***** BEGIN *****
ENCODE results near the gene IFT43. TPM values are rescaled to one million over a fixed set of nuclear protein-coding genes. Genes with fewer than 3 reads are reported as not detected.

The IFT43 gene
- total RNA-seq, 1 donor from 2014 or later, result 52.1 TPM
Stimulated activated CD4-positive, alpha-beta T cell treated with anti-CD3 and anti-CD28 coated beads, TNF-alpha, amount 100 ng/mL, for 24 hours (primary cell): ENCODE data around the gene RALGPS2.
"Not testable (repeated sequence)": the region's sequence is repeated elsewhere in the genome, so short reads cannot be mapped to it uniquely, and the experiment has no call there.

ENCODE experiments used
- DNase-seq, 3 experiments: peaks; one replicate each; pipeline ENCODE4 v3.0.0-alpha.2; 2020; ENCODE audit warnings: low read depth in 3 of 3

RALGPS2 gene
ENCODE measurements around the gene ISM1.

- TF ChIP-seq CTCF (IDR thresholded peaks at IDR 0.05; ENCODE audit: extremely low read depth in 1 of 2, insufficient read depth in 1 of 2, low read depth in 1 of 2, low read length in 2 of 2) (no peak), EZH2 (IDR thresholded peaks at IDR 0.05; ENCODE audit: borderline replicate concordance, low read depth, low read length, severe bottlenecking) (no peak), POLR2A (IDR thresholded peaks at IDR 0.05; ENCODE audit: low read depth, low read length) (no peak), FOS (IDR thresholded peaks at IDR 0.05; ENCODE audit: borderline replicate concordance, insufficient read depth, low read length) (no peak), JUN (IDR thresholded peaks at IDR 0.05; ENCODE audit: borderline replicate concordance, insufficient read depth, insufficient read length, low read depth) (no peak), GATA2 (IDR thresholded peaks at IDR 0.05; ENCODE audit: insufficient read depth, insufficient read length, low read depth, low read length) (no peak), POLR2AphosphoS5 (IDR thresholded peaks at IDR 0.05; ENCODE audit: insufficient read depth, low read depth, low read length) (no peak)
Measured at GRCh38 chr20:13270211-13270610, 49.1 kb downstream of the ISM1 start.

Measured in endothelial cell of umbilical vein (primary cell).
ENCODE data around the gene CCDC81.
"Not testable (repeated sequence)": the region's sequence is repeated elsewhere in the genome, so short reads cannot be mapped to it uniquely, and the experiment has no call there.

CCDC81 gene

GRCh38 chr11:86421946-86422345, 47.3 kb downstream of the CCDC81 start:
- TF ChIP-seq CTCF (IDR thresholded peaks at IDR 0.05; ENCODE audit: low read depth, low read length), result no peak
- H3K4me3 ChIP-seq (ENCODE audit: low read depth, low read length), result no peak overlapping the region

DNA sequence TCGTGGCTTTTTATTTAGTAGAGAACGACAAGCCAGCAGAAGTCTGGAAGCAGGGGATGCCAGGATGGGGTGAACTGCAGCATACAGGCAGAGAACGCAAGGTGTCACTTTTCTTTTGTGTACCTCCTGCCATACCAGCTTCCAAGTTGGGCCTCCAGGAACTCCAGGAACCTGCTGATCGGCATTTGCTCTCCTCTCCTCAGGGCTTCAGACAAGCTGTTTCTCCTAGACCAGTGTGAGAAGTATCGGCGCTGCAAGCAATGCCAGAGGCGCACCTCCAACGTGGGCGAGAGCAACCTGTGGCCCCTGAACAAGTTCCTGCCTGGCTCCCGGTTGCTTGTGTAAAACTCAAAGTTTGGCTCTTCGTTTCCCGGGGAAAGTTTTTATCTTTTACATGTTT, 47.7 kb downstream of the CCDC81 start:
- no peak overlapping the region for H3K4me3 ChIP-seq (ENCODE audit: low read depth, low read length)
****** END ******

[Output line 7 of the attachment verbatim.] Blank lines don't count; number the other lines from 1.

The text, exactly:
- DNase-seq, 3 experiments: peaks; one replicate each; pipeline ENCODE4 v3.0.0-alpha.2; 2020; ENCODE audit warnings: low read depth in 3 of 3